The first non-Russian to study this data was Dutchman Nicholaas Witsen, who prepared a map in 1687 based upon Dezhnev's records that he discovered on a 1665 trip to Moscow – hence 'Witsen’s Peninsula' was introduced to western Europe. When European cartographers saw Witsen's map and begin to copy it, they did not know of Dezhnev's voyage or Witsen's sources so, by mid-18th century, some speculated that this was not a peninsula, but a land bridge extending all the way to America.
The Mysterious Island of Puchochotski
This map is one of the few that represents Puchochotski Island - the crescent shaped island at the easternmost extreme of this map. This island is mapped on only a few obscure Russian manuscripts of the same period - probably Strahlenberg's sources - and Johann Baptiste Homann's map of Kamchatka published in 1725, which itself is probably derivative of an unpublished preliminary concept version of Strahlenberg's map sent to the Moscow based Swedish diplomat Josias Cederhielm (1673 - 1729) in 1719 (when Strahlenberg's map materials were seized by corrupt Russian officials and destroyed, he forwarded a copy to Cederhielm in Moscow). Strahlenberg's own sources are probably related to the discoveries of Petr Popov, who was sent from Anadyrsk to the Chukchi Peninsula in 1711 to reconnoiter and negotiate with the Chukchi Tribes. Popov returned with indigenous reports of a large island one day's voyage east of the Peninsula - without question representing Chukchi knowledge of the Behring Strait and Alaska - marking this as one of the earliest published maps to illustrate Alaska based upon experiential knowledge. The small islands here represented in between the two large landmasses are probably Big and Little Diomede. Dezhnev did report islands in this area, but his records leave their identity unclear.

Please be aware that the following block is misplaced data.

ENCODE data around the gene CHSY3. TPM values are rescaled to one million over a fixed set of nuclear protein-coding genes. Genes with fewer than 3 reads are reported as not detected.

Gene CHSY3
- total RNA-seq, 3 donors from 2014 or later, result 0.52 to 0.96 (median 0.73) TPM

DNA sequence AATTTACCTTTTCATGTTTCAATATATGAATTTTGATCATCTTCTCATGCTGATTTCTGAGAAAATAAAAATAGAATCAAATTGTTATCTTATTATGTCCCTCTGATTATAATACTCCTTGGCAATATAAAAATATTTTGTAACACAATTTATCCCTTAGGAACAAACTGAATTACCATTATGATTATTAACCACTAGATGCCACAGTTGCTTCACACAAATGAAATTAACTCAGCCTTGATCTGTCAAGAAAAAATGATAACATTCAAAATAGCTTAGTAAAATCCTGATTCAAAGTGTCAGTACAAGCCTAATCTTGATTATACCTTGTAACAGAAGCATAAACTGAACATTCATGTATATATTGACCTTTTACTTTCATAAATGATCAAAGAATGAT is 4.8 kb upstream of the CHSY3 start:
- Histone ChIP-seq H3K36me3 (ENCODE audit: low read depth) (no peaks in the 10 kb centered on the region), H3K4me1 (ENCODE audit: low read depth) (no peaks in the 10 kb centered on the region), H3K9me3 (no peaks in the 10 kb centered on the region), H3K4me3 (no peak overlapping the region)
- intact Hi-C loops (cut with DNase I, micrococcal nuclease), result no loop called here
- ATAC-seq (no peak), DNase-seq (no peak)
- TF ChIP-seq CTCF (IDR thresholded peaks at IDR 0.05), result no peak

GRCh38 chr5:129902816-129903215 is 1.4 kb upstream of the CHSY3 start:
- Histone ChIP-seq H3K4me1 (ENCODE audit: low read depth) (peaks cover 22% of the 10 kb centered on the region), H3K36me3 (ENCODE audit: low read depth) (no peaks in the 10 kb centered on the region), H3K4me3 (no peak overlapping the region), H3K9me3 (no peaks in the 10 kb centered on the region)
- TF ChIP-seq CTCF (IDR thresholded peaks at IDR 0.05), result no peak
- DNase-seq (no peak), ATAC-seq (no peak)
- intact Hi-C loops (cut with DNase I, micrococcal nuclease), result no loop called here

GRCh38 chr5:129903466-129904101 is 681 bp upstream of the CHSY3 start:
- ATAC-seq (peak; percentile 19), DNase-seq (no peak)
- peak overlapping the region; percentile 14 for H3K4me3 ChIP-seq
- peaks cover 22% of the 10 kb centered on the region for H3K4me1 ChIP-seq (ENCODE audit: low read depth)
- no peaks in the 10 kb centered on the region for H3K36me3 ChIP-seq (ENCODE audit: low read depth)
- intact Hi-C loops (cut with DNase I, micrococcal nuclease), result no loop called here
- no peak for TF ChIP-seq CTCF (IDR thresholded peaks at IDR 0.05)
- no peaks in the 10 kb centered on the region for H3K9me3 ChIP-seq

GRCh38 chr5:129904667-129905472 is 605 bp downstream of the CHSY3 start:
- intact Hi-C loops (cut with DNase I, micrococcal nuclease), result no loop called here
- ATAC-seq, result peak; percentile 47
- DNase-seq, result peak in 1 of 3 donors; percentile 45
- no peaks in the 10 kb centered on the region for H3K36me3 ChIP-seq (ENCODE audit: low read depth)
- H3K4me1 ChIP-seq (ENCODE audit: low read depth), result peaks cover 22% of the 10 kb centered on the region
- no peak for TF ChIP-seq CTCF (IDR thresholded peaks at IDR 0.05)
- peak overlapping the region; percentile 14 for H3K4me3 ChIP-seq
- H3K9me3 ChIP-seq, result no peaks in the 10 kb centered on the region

As noted by Leo Bagrow in Imago Mundi
It is to be regretted that Strahlenberg's map has so far not been studied to any large extent. After Remezov, it is the second most important source of historical geographical information about Siberia. Yet it did not have a great influence on maps of the following period and, in a way, stands apart.
The British cartographer James Rennell, writing in 1793, felt Strahlenberg was similarly underappreciated,